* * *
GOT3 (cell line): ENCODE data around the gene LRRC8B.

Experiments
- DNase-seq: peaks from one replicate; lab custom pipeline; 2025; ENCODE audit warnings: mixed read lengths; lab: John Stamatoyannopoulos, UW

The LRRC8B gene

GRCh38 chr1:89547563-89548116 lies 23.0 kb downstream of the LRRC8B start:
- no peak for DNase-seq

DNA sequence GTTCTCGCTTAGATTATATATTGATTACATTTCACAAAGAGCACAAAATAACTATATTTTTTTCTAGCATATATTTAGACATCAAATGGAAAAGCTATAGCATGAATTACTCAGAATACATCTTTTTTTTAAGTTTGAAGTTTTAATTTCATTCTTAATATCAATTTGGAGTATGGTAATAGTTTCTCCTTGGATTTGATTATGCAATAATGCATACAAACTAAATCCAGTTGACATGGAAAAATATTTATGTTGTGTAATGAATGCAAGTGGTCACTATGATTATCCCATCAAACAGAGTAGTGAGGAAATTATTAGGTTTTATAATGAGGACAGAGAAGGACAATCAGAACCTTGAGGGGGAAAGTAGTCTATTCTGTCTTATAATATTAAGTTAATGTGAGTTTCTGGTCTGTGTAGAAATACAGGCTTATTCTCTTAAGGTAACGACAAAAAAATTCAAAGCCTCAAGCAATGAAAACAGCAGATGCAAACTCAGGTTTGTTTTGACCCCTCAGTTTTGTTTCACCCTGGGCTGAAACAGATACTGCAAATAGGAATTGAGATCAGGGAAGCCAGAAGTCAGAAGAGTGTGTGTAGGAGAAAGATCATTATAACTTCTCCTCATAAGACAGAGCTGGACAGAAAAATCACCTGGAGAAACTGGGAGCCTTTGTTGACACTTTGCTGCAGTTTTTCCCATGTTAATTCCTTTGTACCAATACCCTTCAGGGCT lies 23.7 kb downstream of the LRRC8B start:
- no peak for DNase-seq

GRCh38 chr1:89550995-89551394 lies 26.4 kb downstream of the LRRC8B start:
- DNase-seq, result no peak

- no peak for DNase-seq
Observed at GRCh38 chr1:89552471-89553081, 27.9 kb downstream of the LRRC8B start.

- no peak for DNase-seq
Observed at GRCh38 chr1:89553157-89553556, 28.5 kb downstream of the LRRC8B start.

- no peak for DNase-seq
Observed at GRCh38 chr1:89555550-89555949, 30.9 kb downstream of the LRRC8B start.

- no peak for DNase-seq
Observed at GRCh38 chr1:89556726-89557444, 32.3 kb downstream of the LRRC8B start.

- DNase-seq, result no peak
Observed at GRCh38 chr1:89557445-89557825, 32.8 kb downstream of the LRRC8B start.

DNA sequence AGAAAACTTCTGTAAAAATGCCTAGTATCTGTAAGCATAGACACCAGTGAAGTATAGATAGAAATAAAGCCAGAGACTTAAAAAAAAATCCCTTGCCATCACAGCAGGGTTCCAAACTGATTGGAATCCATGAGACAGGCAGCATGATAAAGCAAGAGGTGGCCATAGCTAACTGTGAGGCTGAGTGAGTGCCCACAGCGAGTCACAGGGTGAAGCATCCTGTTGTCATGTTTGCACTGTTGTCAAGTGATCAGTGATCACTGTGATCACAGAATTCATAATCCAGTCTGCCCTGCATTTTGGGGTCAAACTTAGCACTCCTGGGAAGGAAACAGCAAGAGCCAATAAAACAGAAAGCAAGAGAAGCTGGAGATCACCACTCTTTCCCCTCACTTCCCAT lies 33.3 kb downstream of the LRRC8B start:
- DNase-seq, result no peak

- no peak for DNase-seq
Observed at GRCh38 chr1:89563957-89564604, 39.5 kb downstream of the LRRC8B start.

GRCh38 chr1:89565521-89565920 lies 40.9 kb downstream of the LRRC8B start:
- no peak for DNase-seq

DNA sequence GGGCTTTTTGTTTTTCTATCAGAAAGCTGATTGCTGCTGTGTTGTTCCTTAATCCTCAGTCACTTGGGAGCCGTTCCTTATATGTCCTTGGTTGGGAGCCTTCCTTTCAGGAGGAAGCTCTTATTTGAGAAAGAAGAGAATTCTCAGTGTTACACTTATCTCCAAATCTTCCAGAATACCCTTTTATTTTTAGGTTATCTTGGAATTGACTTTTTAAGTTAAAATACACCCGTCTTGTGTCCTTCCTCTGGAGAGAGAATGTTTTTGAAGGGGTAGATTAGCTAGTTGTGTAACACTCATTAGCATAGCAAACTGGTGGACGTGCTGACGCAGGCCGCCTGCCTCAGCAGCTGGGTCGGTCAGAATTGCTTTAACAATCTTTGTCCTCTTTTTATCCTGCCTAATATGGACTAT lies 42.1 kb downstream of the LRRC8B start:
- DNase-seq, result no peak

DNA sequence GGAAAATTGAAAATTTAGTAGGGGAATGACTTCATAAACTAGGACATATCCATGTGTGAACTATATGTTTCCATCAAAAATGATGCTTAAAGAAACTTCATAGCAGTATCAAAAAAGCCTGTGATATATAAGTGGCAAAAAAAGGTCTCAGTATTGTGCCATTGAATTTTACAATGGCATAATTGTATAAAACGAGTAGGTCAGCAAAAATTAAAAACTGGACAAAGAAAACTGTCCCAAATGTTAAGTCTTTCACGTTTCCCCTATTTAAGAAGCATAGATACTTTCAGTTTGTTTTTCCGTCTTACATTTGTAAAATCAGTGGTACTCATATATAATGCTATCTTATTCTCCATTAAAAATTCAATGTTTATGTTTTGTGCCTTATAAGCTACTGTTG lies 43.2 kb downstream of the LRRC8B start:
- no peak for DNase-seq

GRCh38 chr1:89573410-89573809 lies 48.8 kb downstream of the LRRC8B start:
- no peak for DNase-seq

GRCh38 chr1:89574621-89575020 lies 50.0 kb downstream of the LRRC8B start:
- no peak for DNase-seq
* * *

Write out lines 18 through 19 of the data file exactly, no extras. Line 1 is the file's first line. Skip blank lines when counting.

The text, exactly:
Observed at GRCh38 chr1:89556726-89557444, 32.3 kb downstream of the LRRC8B start.

- DNase-seq, result no peak